“Outside, people came to the Hyde’s door and knocked, worried because they felt houses shake and the ground tremble as though there had been an earthquake. It was the Lord speaking to his leaders, Elder Hyde assured them.”
No information is provided as to how the people who came running would actually know that Orson Hyde’s house was the epicenter of this miraculous exhibition of divine favor. Wilford Woodruff’s diary mentions nothing unusual about the December 5, 1847, meeting, and the minutes scream silence regarding a revelation or supposed miracle. We search in vain for any other motive except insecurity to explain why some members of the Twelve felt that they needed to fabricate a miracle to justify their actions. Obviously, they considered it imperative to shore up their claims to authority by creating a false narrative that remains part of our lore to this day.
Let’s suppose for a second that there actually was a miracle—the earth shook, the neighbors ran to the Hyde’s house, and the Twelve heard with their very ears a voice declaring that Brigham should step forward as president of the First Presidency. Should we believe something just because there is a miracle attached? What do the scriptures say? A careful reading indicates that Satan can deceive through the use of miracles—he can appear as an angel of light. The Pharaoh’s magicians were able to channel the dark side in mimicking some of the Lord’s miracles performed by Moses and Aaron. The Lord himself warns us that in the end times there will be false prophets who show great signs and wonders and deceive even the very elect. (Matthew 24:24)
Recall the debunked miracle of Brigham Young taking on the appearance, the voice and the mannerisms of Joseph in Nauvoo. We can’t overlook the fact that every major step of the seizure of power by the Twelve was accompanied by a “miracle”—manufactured after the fact—to supposedly signify God’s approbation of the steps taken. I would submit that building one’s faith in the rectitude of Church leadership on the basis of a miracle is building on a shaky foundation, especially in light of the historical evidence pointing to a pattern of fabrication, and the scriptural evidence granting no authority to the Twelve to reconstitute the First Presidency. It doesn’t matter how many times a lie is repeated…it is still a lie.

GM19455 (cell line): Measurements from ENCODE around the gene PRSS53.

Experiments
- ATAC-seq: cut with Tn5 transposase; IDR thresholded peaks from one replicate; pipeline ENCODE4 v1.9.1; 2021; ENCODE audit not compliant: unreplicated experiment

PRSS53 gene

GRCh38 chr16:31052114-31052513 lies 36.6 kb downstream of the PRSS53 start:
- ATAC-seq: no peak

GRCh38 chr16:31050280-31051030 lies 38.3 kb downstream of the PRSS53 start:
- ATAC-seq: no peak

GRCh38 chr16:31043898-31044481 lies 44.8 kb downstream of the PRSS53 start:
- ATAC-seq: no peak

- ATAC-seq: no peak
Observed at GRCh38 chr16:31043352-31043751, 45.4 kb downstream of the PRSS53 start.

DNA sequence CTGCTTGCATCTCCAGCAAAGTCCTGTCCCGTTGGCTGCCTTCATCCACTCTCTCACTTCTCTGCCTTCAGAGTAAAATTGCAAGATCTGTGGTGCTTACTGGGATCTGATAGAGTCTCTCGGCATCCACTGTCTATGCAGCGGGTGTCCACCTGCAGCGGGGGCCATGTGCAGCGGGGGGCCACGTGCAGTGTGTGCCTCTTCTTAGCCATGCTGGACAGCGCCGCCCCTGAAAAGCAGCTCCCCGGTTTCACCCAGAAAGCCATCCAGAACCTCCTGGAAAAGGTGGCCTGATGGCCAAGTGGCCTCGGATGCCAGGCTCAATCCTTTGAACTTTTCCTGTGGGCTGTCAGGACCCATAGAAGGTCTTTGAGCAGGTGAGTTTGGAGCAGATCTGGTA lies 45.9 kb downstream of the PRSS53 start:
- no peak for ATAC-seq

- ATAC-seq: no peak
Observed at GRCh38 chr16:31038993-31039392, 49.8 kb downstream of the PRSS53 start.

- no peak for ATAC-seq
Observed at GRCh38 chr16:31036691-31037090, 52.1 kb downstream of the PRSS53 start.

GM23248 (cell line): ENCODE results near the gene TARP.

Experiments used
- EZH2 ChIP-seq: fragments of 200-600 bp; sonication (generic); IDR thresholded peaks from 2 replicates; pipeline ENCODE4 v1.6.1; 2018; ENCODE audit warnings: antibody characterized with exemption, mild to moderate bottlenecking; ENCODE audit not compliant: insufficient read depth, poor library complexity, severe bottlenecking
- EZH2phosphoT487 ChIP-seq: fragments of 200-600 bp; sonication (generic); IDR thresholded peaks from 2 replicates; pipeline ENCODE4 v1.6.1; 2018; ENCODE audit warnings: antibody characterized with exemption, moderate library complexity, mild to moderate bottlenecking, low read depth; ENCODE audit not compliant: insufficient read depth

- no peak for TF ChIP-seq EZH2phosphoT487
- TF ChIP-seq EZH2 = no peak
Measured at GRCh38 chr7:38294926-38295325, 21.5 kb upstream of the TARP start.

The Heavens are Closed
Once in power, Young ruled with an iron fist. He brooked no opposition, creating some strong feelings within the Twelve who did not dare cross him. He was extremely clever and ambitious—the strong leader that the Saints desired after Joseph’s death. But was he a prophet? A seer? A revelator? We are instructed by the Lord in the revelations that we are not to accept the teachings of anyone as revelations or commandments unless they have “come in at the gate” (D&C 43) and are properly ordained. If Brigham came in at the gate, it’s the world’s most closely guarded secret. Evidence that he was ever ordained to receive the oracles of God is conspicuously non-existent.
By extension, one must inevitably conclude that we have no basis to believe that any of the Presidents of the Church, their councilors or members of the Quorum of Twelve have since been prophets, seers or revelators either. The only way that changes is through a heavenly visitation to convey specific prophetic keys via an ordination—something that has never been claimed by the leadership that I am aware. Several past presidents have been asked if they are indeed prophets. The lawyered answer is typically that they are “sustained as such by the Church,” a very weak and unconvincing answer to a direct question.
(See for example, the testimony of Joseph F. Smith when questioned in front of Congress at the Reed Smoot hearings. United States Congress (1905). Testimony of Important Witnesses as Given in the Proceedings Before the Reed Smoot Hearings. P. 59. Salt Lake City: Salt Lake Tribune Publishing Company. President Gordon B. Hinckley gave a similar answer when asked in an interview by the San Francisco Chronicle that was published on April 13, 1997. Question: You are the president, prophet, seer and revelator of the Mormon Church? Answer: I am so sustained, yes.)
The obsessive focus on declaring the Twelve Apostles of the Church as prophets, seers and revelators commenced only relatively recently during the administration of David O. McKay in the 1950s and 1960s. Prior to that the Church was asked to sustain the top leader as merely “President of the Church” not as a prophet. What changed? Did the Fifteen suddenly receive—over a hundred years after Joseph’s death—more authority from on high than they previously had been granted?